Opposition mounting to plan for mandatory pensions

Government’s plans for low-risk auto-enrolment regime criticised by actuaries

Actuaries also query decision to exclude workers from this obligatory pension saving between the ages of 16 and 23. Photograph: iStock

Actuaries also query decision to exclude workers from this obligatory pension saving between the ages of 16 and 23. Photograph: iStock

 

Mandatory pensions are all about putting people into a position where they do not find themselves financially undermined at the end of their working life. It stands to reason, then, that they’re no good if they are unrealistic.

And that is the concern at the heart of the critique of the Government’s proposed auto-enrolment regime by the Society of Actuaries – a group whose members spend much of their time at the coalface of the pensions industry.

The Government is clearly aware that a major concern of people who have been reluctant to make the long-term commitment to pension saving thus far is that the money will disappear and they will be left with nothing at the end of the day.

Hence its emphasis on a “low-risk” default pension investment strategy. Of course, as the actuaries point out, low risk means low return. In the case of cash funds, they note, the return these days could actually be negative after management charges.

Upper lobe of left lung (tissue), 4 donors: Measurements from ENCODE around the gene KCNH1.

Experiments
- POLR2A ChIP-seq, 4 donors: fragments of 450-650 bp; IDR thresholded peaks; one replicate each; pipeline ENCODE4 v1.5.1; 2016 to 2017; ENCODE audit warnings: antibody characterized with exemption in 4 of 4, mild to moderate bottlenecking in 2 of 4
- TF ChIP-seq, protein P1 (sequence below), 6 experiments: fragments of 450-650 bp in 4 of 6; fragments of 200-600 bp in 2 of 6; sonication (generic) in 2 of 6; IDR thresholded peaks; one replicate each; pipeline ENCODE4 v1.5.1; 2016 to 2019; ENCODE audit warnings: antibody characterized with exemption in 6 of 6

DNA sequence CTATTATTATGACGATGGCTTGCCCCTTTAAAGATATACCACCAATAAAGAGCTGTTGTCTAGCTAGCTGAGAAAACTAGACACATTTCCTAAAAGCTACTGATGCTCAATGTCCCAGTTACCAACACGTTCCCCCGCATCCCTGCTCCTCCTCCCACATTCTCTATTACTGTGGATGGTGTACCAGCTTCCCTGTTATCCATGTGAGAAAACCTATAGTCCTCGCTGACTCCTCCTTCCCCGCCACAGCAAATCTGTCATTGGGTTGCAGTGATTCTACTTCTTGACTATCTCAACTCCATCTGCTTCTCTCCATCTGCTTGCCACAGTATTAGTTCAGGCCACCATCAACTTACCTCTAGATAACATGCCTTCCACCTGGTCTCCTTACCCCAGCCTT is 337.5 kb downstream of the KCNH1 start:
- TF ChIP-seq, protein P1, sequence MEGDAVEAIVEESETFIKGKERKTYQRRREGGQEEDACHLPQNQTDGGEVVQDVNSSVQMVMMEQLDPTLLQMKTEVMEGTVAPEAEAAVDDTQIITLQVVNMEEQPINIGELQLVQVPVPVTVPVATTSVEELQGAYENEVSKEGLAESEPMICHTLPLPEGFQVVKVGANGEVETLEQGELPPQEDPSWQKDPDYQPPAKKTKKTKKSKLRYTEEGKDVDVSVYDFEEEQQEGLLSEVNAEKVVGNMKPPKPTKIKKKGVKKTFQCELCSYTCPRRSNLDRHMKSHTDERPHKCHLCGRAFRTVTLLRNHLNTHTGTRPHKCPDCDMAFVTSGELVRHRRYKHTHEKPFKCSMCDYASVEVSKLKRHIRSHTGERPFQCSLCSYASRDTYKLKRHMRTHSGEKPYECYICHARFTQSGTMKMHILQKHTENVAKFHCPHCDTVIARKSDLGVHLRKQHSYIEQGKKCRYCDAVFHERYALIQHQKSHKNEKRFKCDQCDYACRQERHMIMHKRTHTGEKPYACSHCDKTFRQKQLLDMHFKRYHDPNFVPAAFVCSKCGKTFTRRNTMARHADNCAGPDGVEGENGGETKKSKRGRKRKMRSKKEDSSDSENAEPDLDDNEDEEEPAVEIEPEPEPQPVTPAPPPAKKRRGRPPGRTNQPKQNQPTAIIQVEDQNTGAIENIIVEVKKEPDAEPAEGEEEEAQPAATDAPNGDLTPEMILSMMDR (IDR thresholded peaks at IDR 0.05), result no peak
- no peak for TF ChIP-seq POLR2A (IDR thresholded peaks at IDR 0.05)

If you are enrolling people in their 20s or earlier in a pension that they will not be drawing down for 40 years or so, it makes sense to build in risk in the early days so that there is the potential for growth. Only as you near retirement does it make sense to dial back on risk – an investment approach known as “lifestyling”.

For similar reasons the actuaries query the decision to exclude workers from this obligatory pension saving between the ages of 16 and 23.

First, the earlier you start, the more time your fund has to grow. And it is asking for trouble to allow a young worker access to all their wages and then, at 23, just as they are starting to look at taking on commitments, oblige them to surrender up to 6 per cent of their pay.

In this, the actuaries find themselves standing shoulder to shoulder with the Irish Congress of Trade Unions.

While their approaches differ, the two groups also oppose any move to reduce the tax relief available to workers on pensions contributions.

Facing this broad church of opposition, the Government might do well to accept some amendment of its plans.

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